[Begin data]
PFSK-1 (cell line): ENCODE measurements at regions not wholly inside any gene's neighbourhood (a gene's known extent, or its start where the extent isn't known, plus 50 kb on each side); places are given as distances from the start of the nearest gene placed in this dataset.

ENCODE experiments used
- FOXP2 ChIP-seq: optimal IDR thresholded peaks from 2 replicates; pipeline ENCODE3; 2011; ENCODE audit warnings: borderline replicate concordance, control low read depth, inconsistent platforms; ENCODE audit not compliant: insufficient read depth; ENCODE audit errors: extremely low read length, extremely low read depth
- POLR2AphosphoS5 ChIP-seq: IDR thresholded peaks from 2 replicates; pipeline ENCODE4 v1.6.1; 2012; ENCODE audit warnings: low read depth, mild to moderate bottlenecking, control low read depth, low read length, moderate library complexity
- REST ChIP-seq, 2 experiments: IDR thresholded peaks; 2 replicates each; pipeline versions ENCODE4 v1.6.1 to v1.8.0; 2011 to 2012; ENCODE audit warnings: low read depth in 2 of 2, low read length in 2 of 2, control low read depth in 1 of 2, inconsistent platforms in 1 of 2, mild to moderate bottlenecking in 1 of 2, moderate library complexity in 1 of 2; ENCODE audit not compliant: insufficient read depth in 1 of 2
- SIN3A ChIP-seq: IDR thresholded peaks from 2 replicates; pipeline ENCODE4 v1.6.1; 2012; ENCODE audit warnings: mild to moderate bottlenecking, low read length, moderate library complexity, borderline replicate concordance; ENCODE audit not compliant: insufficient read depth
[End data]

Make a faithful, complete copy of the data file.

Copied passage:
PFSK-1 (cell line): ENCODE measurements at regions not wholly inside any gene's neighbourhood (a gene's known extent, or its start where the extent isn't known, plus 50 kb on each side); places are given as distances from the start of the nearest gene placed in this dataset.

ENCODE experiments used
- FOXP2 ChIP-seq: optimal IDR thresholded peaks from 2 replicates; pipeline ENCODE3; 2011; ENCODE audit warnings: borderline replicate concordance, control low read depth, inconsistent platforms; ENCODE audit not compliant: insufficient read depth; ENCODE audit errors: extremely low read length, extremely low read depth
- POLR2AphosphoS5 ChIP-seq: IDR thresholded peaks from 2 replicates; pipeline ENCODE4 v1.6.1; 2012; ENCODE audit warnings: low read depth, mild to moderate bottlenecking, control low read depth, low read length, moderate library complexity
- REST ChIP-seq, 2 experiments: IDR thresholded peaks; 2 replicates each; pipeline versions ENCODE4 v1.6.1 to v1.8.0; 2011 to 2012; ENCODE audit warnings: low read depth in 2 of 2, low read length in 2 of 2, control low read depth in 1 of 2, inconsistent platforms in 1 of 2, mild to moderate bottlenecking in 1 of 2, moderate library complexity in 1 of 2; ENCODE audit not compliant: insufficient read depth in 1 of 2
- SIN3A ChIP-seq: IDR thresholded peaks from 2 replicates; pipeline ENCODE4 v1.6.1; 2012; ENCODE audit warnings: mild to moderate bottlenecking, low read length, moderate library complexity, borderline replicate concordance; ENCODE audit not compliant: insufficient read depth